Yep, fragile finals, also suffered by the Yaesu version, the FT817. Do not run these rigs into a non resonant antenna, also do not yell at the radio or look ruefully at it or the finals may pop. Mine lost one of the final pair and I got rid of it after seeing this was a common occurrence. Fantastic on rx, unreliable on tx. I was contemplating replacing the finals with a bipolar pair I have on hand; the finals from a HR2510, very rugged, but I suppose I'd not have enough drive to max them out without serious redesign, something I try to avoid.

9
Jba @ 1659Z.

10
Amateur Radio / Re: QRP Contesting
« on: May 24, 2019, 1645 UTC »
My experience with QRP is that during a normal day you may call and call and not even make a contact.
However, during, say, Field Day you can make many contacts with just 1 watt and a simple antenna.
So, go for it.   Just be aware of what is required in the exchange as it can be rather rapid fire.

It depends. I had a IC-703 (this rig highly underrated) feeding a two turn loop of wire wrapped around a window frame via a short run of coax/ferrites and it did ok on nvis 40m ssb with 10w out. Really wish Icom would make a sdr version of the 703. And yes, I learned to always call cq and not answer cq, even on jt65.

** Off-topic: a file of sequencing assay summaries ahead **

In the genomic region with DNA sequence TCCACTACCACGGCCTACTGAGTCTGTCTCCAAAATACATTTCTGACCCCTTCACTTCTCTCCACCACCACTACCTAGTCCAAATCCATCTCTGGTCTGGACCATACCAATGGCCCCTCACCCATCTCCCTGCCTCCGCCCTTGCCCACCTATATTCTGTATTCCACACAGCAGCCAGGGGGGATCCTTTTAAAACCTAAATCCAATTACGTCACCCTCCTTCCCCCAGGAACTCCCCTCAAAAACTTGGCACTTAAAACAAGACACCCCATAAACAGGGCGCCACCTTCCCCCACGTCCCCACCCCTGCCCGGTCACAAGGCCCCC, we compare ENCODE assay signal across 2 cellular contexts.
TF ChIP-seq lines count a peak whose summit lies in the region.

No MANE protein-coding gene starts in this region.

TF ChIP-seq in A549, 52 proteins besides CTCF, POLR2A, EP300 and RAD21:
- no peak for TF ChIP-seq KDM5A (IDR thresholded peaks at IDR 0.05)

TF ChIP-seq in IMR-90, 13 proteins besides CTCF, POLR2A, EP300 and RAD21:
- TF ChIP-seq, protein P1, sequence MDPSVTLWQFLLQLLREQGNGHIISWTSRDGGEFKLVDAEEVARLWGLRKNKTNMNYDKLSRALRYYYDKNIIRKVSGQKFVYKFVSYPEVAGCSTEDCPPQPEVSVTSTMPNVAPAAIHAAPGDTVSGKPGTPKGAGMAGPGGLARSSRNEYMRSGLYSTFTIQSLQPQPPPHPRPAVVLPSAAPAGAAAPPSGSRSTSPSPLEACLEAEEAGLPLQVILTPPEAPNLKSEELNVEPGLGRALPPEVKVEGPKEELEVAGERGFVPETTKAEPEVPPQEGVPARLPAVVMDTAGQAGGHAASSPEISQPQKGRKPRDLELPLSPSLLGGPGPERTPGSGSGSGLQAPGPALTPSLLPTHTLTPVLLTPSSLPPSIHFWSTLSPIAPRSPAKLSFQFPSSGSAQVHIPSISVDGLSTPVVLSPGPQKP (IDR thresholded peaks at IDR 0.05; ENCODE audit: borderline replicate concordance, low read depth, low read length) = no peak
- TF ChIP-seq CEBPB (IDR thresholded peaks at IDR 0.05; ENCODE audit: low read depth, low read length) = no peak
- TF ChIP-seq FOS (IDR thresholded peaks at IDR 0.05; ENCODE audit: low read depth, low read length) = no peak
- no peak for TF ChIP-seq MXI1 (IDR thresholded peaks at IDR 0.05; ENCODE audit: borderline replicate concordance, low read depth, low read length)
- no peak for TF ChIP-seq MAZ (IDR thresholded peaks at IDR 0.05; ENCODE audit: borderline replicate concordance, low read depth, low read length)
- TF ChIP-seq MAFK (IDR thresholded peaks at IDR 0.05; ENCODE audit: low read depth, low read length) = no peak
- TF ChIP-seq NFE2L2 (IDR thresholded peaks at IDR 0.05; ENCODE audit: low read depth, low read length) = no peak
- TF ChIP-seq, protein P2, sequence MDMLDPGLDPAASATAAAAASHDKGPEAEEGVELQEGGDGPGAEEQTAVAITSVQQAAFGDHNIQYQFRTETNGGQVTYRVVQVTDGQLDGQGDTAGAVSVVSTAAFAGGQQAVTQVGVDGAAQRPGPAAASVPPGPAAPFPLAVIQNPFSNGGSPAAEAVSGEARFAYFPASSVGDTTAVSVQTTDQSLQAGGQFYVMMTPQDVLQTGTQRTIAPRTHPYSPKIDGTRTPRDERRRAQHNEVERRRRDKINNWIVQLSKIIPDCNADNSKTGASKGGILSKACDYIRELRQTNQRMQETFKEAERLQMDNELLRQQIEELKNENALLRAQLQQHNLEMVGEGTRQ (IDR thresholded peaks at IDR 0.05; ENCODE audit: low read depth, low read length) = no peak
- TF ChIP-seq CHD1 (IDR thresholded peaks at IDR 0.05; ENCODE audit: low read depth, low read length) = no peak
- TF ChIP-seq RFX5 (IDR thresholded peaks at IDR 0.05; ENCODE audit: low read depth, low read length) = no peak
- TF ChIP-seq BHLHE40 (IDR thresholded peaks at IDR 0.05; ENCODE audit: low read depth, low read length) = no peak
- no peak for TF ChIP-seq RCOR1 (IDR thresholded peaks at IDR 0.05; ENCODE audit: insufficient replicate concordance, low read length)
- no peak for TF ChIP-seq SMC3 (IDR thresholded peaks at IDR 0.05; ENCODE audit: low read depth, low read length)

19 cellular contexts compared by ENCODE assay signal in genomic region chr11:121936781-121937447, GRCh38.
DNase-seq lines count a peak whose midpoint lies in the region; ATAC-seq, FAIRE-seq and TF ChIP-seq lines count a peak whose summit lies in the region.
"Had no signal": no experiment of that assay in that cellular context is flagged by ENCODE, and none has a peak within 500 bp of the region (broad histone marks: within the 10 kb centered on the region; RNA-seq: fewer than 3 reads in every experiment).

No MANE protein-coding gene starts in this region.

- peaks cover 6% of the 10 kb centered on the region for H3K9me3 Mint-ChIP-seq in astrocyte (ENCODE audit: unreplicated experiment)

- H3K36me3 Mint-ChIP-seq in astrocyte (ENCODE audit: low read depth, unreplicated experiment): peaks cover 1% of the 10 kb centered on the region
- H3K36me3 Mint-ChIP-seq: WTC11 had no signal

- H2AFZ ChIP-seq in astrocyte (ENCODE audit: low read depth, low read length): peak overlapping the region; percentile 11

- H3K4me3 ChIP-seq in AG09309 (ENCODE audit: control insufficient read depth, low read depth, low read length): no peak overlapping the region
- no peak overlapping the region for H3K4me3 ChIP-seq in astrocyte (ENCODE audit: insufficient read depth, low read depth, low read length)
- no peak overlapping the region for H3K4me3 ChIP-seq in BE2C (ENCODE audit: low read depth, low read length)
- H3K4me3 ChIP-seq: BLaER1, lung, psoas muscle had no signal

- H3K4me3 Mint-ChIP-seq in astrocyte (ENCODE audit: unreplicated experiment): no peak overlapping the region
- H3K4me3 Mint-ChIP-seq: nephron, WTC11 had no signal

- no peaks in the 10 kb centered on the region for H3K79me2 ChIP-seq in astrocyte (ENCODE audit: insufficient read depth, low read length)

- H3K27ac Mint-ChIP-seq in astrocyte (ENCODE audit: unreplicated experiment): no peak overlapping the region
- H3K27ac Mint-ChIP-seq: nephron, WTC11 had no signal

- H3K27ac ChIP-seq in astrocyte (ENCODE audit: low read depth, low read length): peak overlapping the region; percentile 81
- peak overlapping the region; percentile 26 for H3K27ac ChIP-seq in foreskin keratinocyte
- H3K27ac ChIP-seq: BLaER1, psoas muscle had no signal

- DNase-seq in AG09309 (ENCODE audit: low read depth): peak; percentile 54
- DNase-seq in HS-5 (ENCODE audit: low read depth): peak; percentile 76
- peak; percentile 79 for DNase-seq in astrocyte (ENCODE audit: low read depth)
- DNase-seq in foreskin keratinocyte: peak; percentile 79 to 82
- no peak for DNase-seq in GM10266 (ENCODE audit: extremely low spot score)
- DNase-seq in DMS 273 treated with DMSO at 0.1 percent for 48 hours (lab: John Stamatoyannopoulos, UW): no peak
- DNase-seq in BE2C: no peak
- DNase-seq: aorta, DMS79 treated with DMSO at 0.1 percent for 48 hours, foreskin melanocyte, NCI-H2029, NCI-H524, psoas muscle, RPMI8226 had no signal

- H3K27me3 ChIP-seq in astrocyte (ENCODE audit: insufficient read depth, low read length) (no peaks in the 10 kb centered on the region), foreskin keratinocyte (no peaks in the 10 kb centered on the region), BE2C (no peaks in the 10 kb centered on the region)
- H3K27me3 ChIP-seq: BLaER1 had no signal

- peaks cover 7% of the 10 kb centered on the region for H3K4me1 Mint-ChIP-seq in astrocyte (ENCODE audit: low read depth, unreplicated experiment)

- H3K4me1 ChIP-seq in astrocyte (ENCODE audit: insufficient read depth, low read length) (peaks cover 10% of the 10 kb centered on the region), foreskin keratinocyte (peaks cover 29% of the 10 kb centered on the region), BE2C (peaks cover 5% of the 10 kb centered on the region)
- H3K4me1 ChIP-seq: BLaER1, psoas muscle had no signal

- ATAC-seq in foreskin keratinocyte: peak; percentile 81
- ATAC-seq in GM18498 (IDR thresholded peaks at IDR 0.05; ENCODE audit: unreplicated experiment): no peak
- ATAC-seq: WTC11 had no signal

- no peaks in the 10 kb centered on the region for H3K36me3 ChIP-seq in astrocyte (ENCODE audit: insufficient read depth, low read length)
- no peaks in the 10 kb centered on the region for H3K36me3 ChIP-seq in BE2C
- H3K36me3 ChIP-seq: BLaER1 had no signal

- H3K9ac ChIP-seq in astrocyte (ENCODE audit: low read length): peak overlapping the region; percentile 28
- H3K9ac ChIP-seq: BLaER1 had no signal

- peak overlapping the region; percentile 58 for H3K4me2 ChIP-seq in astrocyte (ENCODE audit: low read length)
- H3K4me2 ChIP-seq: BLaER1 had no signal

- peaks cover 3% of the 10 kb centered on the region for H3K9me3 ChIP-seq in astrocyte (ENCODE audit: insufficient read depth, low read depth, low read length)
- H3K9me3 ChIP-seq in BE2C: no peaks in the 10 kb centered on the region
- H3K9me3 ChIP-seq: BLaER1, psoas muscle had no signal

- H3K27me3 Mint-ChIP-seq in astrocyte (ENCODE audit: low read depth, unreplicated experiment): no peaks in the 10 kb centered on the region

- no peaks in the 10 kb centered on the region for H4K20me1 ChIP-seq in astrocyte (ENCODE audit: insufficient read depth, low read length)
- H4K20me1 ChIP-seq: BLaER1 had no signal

11
Yep, Greek and possibly from Athens, not sure. They've been on that freq for decades and are a pretty fair propagation indicator for southern Europe. The Greeks good friend Turkey is/was often found nearby on 9445.

12
Shortwave Broadcast / ERT Foni Tis Helladas 9420 2303Z 23MAY19
« on: May 23, 2019, 2304 UTC »
Clean sig, fading a bit, 2 om in Greek discussion, perhaps a callin.

13
Shortwave Broadcast / WRMI 9955kHz 2255Z 23MAY19
« on: May 23, 2019, 2300 UTC »
Clean sig, S9 (50uV), Closing Time by Semisonic, into ID. beaming 170 to Hispanic America.

15
Utility / Re: Station heard under WWV 10 mHz 2153 23 May 2019
« on: May 23, 2019, 2235 UTC »
Nice catch, never heard it far as I can remember. I'm guessing you caught it via longpath in the dark.